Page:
Confessions of a Sensitivity Reader

Every  now and then, someone complains about Sensitivity Readers. The very concept offends some authors. Detractors view it as Political Correctness (or “wokeness”) run amok. I am a Sensitivity Reader. In fact, most of my writing money comes from Sensitivity Reading. (I can’t disclose clients, but I’ve worked for the Big Five). I hope that I can demystify the process.

First, and foremost, the name Sensitivity (or Authenticity) Reader is somewhat misleading. I suppose it conjures up the image of a permanently outraged censor who adheres to a draconian ideology that who transforms passionate works of art into doctrinaire cookie-cutter fiction that tows an identitarian line. 

This could not be further from the truth. It’s more in line with fact-checking and quality control. Nuance and understanding subtext are key factors in the skillset. The point is, authors who want to write diversely sometimes have blind spots. They might find themselves lacking the nuances that their characters have to navigate. My role is point things out—to offer suggestions, to make sure that the author’s portrayal is accurate. My notes are never prescriptive. I am always open to the possibility of misreading things accord to my own biases. When I get the assignments, it is always understood that my reactions to the text are an individual Black queer point of view, and that I don’t speak for all Black queer people. My role is just as a specialized Beta reader.

I’ve never found anything egregious in all the work I’ve done. The biggest issue I’ve come across? One client set his novel in Washington, DC (my hometown and current base of operations) and there wasn’t single Black person in mentioned in the novel. (DC’s demographic are roughly 45% Black, 42% white). Another client had a character that was close to being a ‘magical negro.’ In both cases, the authors were grateful that I had shared my observations, and they incorporated my suggestions into their work. If authors disagree with my assessments, or think I missed a point, that’s valid as well. It’s just getting a specialized version of an Editorial Letter, which tend to be even more brutal.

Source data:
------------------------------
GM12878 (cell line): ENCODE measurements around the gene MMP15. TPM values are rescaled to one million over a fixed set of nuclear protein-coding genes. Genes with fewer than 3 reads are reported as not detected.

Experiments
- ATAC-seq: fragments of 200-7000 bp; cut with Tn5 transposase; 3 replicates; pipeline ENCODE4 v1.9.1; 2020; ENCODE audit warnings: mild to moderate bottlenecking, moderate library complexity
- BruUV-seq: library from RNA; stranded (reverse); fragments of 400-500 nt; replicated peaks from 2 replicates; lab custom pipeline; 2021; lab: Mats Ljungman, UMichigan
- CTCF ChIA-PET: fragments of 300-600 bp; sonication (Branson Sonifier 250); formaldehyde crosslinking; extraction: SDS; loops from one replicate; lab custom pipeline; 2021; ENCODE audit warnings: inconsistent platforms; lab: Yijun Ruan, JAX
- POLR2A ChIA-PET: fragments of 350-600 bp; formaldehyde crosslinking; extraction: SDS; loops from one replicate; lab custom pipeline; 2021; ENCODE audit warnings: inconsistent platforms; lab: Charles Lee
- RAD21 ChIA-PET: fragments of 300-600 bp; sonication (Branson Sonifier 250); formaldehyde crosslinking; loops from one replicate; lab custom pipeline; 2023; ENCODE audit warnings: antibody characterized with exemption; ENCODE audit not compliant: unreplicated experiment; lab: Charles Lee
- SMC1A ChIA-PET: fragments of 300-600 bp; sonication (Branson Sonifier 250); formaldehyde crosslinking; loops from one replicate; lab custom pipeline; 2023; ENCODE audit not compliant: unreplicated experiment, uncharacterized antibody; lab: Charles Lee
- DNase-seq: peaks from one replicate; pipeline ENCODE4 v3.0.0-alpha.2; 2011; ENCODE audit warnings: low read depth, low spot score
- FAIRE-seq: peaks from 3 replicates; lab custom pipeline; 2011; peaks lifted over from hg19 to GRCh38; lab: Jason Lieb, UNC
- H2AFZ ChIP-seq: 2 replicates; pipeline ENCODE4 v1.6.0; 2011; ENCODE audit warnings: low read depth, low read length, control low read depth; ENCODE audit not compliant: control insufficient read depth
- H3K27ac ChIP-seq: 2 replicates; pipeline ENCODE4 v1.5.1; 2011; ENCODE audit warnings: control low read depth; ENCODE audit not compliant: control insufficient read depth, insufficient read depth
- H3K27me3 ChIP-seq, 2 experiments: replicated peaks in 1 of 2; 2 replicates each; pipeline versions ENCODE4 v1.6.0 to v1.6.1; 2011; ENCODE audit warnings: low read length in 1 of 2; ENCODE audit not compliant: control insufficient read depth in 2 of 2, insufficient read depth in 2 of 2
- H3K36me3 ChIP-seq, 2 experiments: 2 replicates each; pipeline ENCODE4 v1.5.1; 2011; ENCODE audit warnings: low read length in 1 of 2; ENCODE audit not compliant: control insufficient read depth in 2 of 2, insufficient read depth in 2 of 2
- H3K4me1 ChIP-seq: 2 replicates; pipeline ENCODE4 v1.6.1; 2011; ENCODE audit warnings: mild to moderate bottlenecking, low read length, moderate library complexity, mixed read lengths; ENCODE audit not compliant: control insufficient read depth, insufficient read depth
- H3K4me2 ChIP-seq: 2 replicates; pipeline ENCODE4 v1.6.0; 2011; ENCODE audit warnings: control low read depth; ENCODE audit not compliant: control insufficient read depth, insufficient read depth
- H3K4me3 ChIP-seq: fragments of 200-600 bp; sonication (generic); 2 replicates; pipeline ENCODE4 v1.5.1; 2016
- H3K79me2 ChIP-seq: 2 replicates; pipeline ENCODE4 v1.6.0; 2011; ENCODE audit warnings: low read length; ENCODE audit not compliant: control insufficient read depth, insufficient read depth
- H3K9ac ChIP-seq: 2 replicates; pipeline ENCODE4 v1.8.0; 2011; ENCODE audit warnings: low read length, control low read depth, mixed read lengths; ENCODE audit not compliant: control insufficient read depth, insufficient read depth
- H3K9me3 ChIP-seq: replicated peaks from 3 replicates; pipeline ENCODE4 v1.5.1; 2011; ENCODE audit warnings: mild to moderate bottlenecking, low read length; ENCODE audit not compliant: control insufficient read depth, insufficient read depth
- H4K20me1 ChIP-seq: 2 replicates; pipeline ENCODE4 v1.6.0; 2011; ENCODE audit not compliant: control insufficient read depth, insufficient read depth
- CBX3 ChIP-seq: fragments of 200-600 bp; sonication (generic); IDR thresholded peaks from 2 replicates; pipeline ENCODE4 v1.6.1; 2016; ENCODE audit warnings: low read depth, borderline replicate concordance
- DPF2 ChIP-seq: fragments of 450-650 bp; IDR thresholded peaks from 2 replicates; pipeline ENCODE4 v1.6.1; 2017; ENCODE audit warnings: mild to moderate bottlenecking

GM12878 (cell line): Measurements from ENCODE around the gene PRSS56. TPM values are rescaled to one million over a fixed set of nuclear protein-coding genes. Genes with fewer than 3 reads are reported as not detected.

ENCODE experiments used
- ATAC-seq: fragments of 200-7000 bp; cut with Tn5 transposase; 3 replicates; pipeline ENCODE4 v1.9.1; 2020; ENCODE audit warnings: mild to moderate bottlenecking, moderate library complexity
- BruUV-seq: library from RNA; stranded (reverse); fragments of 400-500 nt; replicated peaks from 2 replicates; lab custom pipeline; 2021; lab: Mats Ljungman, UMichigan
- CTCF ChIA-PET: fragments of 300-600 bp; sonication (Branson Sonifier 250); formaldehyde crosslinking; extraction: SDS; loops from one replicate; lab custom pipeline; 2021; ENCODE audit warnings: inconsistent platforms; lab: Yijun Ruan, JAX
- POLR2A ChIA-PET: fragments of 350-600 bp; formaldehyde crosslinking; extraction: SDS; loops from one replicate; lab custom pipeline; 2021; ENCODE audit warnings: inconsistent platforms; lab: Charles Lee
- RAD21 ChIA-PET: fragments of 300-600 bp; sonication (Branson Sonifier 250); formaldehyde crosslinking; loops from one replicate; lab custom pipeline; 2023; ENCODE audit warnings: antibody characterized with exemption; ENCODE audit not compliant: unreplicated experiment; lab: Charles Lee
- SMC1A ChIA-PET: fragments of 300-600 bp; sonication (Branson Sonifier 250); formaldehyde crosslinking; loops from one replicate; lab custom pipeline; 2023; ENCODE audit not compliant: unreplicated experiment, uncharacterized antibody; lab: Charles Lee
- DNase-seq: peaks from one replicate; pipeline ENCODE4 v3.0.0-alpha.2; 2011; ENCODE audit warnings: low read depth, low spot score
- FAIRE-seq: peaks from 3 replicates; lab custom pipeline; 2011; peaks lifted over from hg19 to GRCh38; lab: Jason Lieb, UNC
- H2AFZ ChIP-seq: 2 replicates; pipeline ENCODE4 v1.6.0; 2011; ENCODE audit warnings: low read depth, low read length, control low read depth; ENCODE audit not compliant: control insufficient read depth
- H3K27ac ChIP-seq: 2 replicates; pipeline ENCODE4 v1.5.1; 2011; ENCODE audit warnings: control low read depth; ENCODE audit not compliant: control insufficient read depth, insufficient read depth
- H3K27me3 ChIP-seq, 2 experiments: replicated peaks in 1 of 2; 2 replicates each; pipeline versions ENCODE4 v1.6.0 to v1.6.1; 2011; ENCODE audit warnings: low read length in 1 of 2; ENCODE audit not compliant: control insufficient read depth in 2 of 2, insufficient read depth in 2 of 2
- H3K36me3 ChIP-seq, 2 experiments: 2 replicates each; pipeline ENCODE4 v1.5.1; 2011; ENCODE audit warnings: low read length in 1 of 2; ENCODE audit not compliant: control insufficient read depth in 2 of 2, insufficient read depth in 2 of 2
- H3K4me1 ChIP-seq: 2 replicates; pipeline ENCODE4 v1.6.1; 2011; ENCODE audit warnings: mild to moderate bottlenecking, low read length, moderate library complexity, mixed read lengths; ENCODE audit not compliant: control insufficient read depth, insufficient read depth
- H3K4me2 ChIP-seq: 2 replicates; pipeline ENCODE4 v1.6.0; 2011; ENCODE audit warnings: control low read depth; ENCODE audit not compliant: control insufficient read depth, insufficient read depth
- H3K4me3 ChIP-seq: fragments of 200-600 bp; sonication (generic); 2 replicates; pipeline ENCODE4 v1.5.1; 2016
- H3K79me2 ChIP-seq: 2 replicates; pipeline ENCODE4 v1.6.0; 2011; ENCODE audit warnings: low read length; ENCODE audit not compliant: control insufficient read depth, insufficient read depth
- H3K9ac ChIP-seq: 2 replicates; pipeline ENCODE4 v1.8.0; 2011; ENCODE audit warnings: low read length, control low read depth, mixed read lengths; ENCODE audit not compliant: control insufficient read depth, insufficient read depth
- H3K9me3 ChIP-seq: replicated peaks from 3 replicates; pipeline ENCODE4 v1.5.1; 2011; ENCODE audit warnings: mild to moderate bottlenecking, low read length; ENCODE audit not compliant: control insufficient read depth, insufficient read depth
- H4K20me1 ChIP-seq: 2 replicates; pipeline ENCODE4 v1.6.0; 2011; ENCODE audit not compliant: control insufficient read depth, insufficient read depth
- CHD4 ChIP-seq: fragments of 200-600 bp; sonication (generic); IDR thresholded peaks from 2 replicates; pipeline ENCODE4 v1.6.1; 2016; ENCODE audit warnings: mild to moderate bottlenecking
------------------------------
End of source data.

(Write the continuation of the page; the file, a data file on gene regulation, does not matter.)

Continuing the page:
For those who can’t hire a Sensitivity Reader, you can check out Writing the Other for a comprehensive list of resources.

Obviously, there are works that don’t require the use of Sensitivity Readers. If your work takes place 3000 years in the future with nonhuman characters or in a secondary world without our history, it’s not, in my opinion, necessary. That being said, every work could use an extra set of eyes.

The purpose of Authenticity (or Sensitivity) readers is make a good book even better. That’s the aim, not to appease a mob of “woke Social Justice Warriors.” 

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